These particles upon the impact with the substrate they deform and bond together creating alayer and eventually creating a pre-defined geometry. So, these are some of the options whichare being used in the industrial contexts.(Refer Slide Time: 16:39)
In this slide, you will see an indicative representation of the parts that have been realized atthe plant of Wipro 3D using powder bed fusion technology. You can see here parts made outof titanium alloys, aluminium alloys, nickel alloys and steels. What is interesting to see is theobject which is shown in the left portion of the slide is an anti icing assembly for aero gasturbine engine.
Many of the parts which are got intricate geometrical definitions including the bullet nose andthe airfoil sections have been realized using additive manufacturing technology of powderbed fusion whereas, the sheet metal components large in size have been realized using theconventional manufacturing. So, this is a manifestation of a synergistic combination ofconventional manufacturing with additive manufacturing. This approach is becoming moreand more popular as hybrid engineering approach.(Refer Slide Time: 17:51)
So, if you look at formal categorization of additive manufacturing technologies, as perASTM, ISO standard 52900, you see seven distinct categories of the technologies includingthe vat polymerization, material extrusion, powder bed fusion, material jetting, binder jetting,directed energy deposition, and sheet lamination. Each of the technologies comes with itsown set of possibilities, merits and some of the associated challenges.
But it is very important to know that you need to pick up the technology, you need to pick upthe material depending upon the application that you would like to show.(Refer Slide Time: 18:37)
One of the recent examples which I would like to project is the one connected withdevelopment of the face shield very important product during the pandemic situation. In thiscase, the supply chains were severely disrupted and what you see in here is a custom
developed face shield with the limited access to the supply chains using multi jet fusiontechnology for production of face, eye and nose.
Despite the fact that there are no access to the injection molding resources, in these disruptedtimes, the MJF technology was used to produce close to 1500 pieces per day and whathappens in this technology is a fusing agent is jetted selectively where particles need to beprocessed, plastic particles need to be processed and the detailing agent is jetted across thecontour or the periphery to get top notch geometrical definition.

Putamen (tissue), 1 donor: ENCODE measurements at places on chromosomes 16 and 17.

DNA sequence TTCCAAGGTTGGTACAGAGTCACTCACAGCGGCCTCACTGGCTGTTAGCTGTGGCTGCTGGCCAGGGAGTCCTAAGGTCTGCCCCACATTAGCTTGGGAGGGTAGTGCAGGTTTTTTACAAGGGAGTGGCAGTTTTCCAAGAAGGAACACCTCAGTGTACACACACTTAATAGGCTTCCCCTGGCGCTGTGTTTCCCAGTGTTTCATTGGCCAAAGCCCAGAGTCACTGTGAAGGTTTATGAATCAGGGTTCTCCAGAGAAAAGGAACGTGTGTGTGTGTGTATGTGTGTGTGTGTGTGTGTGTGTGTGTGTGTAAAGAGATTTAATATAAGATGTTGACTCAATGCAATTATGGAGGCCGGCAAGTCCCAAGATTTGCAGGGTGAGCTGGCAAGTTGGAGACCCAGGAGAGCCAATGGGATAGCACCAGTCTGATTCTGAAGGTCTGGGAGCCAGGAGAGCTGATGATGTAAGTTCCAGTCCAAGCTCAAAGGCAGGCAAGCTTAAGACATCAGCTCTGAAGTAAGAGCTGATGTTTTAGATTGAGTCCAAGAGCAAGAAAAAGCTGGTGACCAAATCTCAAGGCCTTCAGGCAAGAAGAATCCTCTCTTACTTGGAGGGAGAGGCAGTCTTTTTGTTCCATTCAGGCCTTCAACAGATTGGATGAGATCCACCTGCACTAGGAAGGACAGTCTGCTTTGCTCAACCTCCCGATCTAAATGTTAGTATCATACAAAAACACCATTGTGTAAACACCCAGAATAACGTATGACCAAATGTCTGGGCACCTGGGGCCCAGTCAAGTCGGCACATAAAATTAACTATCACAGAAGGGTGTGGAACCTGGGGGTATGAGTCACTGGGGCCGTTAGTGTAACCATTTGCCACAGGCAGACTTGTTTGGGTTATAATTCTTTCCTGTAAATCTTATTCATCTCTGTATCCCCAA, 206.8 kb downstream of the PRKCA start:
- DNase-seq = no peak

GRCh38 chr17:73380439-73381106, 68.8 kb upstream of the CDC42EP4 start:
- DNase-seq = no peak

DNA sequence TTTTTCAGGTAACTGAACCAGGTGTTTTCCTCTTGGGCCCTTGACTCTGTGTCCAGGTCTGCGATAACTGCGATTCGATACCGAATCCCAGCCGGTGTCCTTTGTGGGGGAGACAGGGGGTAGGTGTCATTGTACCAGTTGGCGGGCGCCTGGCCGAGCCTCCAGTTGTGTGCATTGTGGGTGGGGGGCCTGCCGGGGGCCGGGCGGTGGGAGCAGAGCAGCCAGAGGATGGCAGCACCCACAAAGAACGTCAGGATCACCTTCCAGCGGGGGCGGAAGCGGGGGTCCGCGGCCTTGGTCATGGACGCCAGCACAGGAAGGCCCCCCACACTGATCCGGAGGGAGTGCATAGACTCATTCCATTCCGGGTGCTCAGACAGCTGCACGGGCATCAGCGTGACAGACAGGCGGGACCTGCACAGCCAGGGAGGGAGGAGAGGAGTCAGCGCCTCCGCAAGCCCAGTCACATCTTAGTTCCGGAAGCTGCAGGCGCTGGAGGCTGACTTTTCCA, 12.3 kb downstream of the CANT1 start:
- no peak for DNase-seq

So, fundamentally can process the polyamides and also thermoplastic polyurethane kind ofmaterials in steps of 80-micron layers and the small series production of this kind is greatlyfacilitated using the additive manufacturing technology of multi jet fusion.(Refer Slide Time: 20:08)
The other example I would like to give connected with an industrial context is application ofa stereolithography part, a stereolithography is part of the vat polymerization context. Youcan see on the left-side a full-scale bearing housing on the material is a photocurable resinand it happens to be translucent. So, you can even see the fluid motions happening within thispart and this full-scale bearing housing has been fitted in an attitude test facility.
The moment of the fluids within this full-scale model of the bearing housing over capturedfor flows visualization studies. So, this represents one example, wherein a part made out ofadditive manufacturing was directly used as a test article.(Refer Slide Time: 21:03)
The next application is connected with fused deposition modeling, one of the ubiquitousmodels of additive manufacturing. In this case, the parts can be made out of thermoplasticmaterials like polycarbonates, PLA, ABS, glass filled nylon. What you see in this case is amicro sized transmission gear wheel assembly realize directly using fused depositionmodeling and fitted into an ornithopter for converting the rotary motion into the flappingmotion of the wings.